Magnetic resonance elastography

Magnetic resonance elastography (MRE) is a non-invasive medical imaging technique that measures the mechanical properties (stiffness) of soft tissues by introducing shear waves and imaging their propagation using MRI. Pathological tissues are often stiffer than the surrounding normal tissue. For instance, malignant breast tumors are much harder than healthy fibro-glandular tissue. This characteristic has been used by physicians for screening and diagnosis of many diseases, through palpation. MRE calculates the mechanical parameter as elicited by palpation, in a non-invasive and objective way.

Magnetic resonance elastography works by using an additional gradient waveform in the pulse sequence to sensitize the MRI scan to shear waves in the tissue. The shear waves are generated by an electromechanical transducer on the surface of the skin. Both the mechanical excitation and the motion sensitizing gradient are at the same frequency. This encodes the amplitude of the shear wave in the tissue in the phase of the MRI image. An algorithm can be used to extract a quantitative measure of tissue stiffness from the MRI in an elastogram.

Magnetic resonance elastography was first introduced by Muthupillai et al. in 1995 and is being investigated to be used for a multitude of diseases that affect tissue stiffness.

MRE at 30 and 40 Hz provides diagnostic wave images and reliable measurements of pancreatic stiffness in healthy volunteers. MRE at 30-60 Hz is acceptable for PDACs (IQS ≥ 3, ICC and κ ≥ 0.80) 1).

Glioblastoma are generally less viscous and softer than healthy brain parenchyma. Unrelated to the morphology-based contrast of standard magnetic resonance imaging, elastography provides an entirely new neuroradiological and contrast related to the biomechanical properties of tumors 2).

Fifteen meningiomas in 14 patients underwent MRE. Tumors with regions of distinctly different stiffness were considered heterogeneous. Intratumoral portions were considered hard if there was a significant area ≥6 kPa. A 5-point scale graded intraoperative consistency. A durometer semiquantitatively measured surgical specimen hardness. Statistics included χ, sensitivity, specificity, positive and negative predicative values, and Spearman rank correlation coefficient.

For MRE and surgery, 9 (60%) and 7 (47%) tumors were homogeneous, 6 (40%) and 8 (53%) tumors were heterogeneous, 6 (40%) and 10 (67%) tumors had hard portions, and 14 (93%) and 12 (80%) tumors had soft portions, respectively. MRE sensitivity, specificity, and positive and negative predictive values were as follows: for heterogeneity, 75%, 100%, 100%, and 87%; for hardness, 60%, 100%, 100%, and 56%; and for softness, 100%, 33%, 86%, and 100%. Overall, 10 tumors (67%) matched well with MRE and intraoperative consistency and correlated between intraoperative observations (P = .02) and durometer readings (P = .03). Tumor size ≤3.5 cm or vascular tumors were more likely to be inconsistent (P < .05).

MRE was excellent at ruling in heterogeneity with hard portions but less effective in ruling out heterogeneity and hard portions, particularly in tumors more vascular or <3.5 cm. MRE is the first technology capable of prospectively evaluating intratumoral stiffness and, with further refinement, will likely prove useful in preoperative planning 3).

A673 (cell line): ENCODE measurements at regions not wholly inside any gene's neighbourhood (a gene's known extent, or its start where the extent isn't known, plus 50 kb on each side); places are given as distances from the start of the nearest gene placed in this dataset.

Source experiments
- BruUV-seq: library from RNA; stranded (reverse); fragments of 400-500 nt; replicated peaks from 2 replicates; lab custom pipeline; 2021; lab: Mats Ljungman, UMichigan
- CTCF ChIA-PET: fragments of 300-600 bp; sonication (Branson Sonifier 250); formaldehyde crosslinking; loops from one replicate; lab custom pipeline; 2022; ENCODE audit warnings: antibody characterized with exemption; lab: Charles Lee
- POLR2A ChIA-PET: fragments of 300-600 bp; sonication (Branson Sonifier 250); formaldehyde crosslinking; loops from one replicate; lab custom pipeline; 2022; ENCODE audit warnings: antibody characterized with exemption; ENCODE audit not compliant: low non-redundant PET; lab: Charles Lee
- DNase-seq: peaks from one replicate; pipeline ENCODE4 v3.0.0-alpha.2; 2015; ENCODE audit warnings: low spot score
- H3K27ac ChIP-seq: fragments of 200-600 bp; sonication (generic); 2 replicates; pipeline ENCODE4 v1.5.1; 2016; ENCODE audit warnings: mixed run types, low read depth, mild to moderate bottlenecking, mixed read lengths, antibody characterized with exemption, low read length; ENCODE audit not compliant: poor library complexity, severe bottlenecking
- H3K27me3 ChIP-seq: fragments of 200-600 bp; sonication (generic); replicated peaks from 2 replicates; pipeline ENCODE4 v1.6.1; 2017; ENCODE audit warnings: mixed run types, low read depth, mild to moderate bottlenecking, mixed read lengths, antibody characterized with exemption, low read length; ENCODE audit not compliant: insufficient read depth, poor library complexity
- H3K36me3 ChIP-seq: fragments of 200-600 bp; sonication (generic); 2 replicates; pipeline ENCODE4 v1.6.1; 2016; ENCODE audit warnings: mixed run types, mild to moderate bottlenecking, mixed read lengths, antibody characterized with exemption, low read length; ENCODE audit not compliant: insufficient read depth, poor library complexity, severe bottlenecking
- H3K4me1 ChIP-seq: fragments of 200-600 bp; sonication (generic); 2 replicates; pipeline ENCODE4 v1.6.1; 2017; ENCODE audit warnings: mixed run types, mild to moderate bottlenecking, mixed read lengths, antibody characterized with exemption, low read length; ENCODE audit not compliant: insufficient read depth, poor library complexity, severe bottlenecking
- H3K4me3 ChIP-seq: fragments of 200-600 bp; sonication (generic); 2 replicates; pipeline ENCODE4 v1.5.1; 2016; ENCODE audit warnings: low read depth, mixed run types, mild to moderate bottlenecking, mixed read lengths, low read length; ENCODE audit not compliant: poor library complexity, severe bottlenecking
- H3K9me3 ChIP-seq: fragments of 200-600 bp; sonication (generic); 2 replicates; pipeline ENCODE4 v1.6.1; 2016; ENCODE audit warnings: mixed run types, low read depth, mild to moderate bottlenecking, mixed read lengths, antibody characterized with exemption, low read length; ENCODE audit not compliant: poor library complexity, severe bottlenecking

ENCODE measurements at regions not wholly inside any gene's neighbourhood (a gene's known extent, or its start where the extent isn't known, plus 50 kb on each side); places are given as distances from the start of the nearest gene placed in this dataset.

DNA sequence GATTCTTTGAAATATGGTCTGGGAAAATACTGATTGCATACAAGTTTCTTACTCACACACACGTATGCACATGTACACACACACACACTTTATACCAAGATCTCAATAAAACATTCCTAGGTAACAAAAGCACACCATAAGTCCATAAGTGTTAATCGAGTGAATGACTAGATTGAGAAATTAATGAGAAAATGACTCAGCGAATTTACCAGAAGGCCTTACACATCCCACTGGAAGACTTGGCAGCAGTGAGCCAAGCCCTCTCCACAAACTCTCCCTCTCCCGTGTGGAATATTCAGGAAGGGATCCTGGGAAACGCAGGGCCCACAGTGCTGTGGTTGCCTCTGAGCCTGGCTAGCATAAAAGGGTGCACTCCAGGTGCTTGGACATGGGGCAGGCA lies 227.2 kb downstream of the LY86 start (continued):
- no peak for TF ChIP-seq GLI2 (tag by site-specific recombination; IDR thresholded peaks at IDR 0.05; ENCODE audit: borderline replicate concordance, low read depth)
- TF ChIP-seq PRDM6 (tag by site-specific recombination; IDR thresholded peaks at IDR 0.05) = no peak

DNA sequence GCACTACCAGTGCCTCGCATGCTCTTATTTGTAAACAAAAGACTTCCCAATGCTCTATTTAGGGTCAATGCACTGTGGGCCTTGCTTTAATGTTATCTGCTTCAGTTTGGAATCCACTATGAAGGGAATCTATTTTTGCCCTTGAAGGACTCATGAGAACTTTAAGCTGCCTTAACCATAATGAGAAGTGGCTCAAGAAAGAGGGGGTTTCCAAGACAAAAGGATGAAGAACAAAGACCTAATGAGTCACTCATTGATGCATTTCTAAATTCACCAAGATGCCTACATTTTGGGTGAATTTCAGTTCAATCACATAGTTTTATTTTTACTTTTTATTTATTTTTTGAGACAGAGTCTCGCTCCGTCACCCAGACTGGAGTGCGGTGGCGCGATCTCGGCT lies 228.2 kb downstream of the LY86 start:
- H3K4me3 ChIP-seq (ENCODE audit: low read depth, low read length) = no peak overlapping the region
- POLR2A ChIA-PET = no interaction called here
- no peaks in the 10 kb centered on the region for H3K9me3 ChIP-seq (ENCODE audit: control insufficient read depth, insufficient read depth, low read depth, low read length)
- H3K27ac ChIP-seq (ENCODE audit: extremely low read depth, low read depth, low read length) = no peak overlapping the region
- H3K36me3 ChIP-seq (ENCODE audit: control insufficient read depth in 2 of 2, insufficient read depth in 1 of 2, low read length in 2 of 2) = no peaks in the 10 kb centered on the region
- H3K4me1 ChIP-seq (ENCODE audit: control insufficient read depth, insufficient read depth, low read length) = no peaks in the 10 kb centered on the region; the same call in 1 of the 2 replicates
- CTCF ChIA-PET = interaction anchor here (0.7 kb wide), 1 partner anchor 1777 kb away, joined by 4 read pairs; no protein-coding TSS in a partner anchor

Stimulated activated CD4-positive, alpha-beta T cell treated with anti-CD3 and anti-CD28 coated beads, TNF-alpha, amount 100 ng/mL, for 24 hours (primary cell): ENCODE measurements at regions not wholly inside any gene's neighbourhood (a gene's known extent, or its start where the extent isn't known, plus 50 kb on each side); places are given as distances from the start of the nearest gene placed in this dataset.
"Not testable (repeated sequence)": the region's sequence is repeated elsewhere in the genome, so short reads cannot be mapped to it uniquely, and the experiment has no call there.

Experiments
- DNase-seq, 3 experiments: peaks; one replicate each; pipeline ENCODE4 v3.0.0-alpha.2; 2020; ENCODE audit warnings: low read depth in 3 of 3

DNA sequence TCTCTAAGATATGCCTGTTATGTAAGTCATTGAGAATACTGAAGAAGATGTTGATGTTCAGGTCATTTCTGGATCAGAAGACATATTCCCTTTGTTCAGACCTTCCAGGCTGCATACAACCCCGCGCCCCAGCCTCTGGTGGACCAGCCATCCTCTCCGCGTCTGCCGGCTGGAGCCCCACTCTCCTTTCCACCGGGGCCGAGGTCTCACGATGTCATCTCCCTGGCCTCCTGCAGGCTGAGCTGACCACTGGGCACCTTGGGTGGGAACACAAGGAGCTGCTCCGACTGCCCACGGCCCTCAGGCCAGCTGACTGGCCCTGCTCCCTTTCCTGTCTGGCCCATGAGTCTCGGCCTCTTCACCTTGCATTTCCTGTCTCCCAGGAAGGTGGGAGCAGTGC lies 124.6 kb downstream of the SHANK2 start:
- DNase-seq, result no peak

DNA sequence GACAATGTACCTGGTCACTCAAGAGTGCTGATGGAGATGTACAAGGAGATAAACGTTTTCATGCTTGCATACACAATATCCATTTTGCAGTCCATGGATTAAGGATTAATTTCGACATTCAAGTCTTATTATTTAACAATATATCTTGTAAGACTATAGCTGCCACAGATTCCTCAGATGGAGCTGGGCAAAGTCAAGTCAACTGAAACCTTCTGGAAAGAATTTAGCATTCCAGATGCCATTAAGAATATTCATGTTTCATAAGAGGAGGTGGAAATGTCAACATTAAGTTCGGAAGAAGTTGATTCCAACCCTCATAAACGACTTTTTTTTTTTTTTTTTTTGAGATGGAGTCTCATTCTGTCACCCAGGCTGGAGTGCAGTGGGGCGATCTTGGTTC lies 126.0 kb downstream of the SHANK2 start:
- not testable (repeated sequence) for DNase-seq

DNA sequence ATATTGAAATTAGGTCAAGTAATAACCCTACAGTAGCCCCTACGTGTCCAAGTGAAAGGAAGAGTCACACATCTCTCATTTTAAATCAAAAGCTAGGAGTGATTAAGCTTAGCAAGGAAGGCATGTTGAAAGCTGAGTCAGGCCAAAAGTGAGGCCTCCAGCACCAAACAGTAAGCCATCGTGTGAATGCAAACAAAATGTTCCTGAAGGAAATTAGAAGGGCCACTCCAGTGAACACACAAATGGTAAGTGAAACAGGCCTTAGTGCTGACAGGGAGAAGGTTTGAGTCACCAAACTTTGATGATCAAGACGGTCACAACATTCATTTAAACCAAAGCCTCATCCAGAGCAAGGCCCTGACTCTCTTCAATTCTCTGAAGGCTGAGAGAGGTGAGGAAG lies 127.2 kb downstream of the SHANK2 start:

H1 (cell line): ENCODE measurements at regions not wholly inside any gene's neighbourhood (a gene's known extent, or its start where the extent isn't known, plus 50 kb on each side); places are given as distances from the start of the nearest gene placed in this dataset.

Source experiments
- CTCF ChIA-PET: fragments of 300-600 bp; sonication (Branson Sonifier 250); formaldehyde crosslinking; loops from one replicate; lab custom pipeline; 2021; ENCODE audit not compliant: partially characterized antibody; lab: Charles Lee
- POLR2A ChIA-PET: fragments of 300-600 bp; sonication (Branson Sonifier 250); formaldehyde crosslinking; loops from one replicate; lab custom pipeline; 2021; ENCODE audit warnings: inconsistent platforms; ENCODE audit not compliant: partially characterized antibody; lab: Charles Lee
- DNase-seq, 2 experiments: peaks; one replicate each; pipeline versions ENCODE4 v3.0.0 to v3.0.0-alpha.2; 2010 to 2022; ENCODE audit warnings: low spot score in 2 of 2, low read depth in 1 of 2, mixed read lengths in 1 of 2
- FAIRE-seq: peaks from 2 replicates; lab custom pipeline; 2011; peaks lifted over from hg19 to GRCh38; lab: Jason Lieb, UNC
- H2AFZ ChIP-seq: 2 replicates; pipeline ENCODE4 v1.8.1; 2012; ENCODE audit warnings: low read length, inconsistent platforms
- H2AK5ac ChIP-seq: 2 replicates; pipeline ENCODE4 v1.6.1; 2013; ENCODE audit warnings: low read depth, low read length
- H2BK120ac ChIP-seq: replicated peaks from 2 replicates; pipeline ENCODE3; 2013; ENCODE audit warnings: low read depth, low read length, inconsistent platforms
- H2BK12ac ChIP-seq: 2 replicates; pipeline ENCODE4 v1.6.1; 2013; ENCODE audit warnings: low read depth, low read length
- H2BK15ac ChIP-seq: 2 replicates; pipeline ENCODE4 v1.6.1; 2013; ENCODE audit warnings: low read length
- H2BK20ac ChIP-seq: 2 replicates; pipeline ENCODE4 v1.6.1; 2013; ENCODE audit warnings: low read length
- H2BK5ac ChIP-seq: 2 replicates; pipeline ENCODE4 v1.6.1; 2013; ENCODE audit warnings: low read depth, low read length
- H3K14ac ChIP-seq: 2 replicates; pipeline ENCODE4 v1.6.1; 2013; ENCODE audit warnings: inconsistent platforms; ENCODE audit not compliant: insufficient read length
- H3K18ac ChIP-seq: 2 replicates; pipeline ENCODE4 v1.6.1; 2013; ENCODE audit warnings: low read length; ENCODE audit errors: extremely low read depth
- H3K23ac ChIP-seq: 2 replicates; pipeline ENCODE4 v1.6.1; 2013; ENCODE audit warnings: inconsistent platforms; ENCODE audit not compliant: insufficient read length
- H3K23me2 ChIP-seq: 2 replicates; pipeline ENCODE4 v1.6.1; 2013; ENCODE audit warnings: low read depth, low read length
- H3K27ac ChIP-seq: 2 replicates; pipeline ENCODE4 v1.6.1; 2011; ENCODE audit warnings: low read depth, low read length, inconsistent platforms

Respiratory arrest is a major life-threatening condition leading to cessation of vital functions and hypoxic-anoxic injury of the brain. The progressive structural tissue changes characterizing the dying brain biophysically are unknown. Bertalan et al. used noninvasive magnetic resonance elastography to show that biomechanical tissue properties are highly sensitive to alterations in the brain in the critical period before death. Our findings demonstrate that brain stiffness increases after respiratory arrest even when cardiac function is still preserved. Within 5 minutes of cardiac arrest, cerebral stiffness further increases by up to 30%. This early mechanical signature of the dying brain can be explained by water accumulation and redistribution from extracellular spaces into cells. These processes, together, increase interstitial and intracellular pressure as revealed by magnetic resonance spectroscopy and diffusion-weighted imaging. Our data suggest that the fast response of cerebral stiffness to respiratory arrest enables the monitoring of life-threatening brain pathology using noninvasive in vivo imaging 4)

Song Q, Shi Y, Gao F, Meng Y, Yang R, Liu Y, Zhong S, Hong Y. Feasibility and Reproducibility of Multifrequency Magnetic Resonance Elastography in Healthy and Diseased Pancreases. J Magn Reson Imaging. 2022 Mar 25. doi: 10.1002/jmri.28158. Epub ahead of print. PMID: 35332973.
Streitberger KJ, Reiss-Zimmermann M, Freimann FB, Bayerl S, Guo J, Arlt F, Wuerfel J, Braun J, Hoffmann KT, Sack I. High-resolution mechanical imaging of glioblastoma by multifrequency magnetic resonance elastography. PLoS One. 2014 Oct 22;9(10):e110588. doi: 10.1371/journal.pone.0110588. eCollection 2014. PubMed PMID: 25338072.
Hughes JD, Fattahi N, Van Gompel J, Arani A, Meyer F, Lanzino G, Link MJ, Ehman R, Huston J. Higher-Resolution Magnetic Resonance Elastography in Meningiomas to Determine Intratumoral Consistency. Neurosurgery. 2015 Oct;77(4):653-9. doi: 10.1227/NEU.0000000000000892. PubMed PMID: 26197204.
Bertalan G, Klein C, Schreyer S, Steiner B, Kreft B, Tzschätzsch H, de Schellenberger AA, Nieminen-Kelhä M, Braun J, Guo J, Sack I. Biomechanical properties of the hypoxic and dying brain quantified by magnetic resonance elastography. Acta Biomater. 2019 Nov 11. pii: S1742-7061(19)30751-2. doi: 10.1016/j.actbio.2019.11.011. [Epub ahead of print] PubMed PMID: 31726251.
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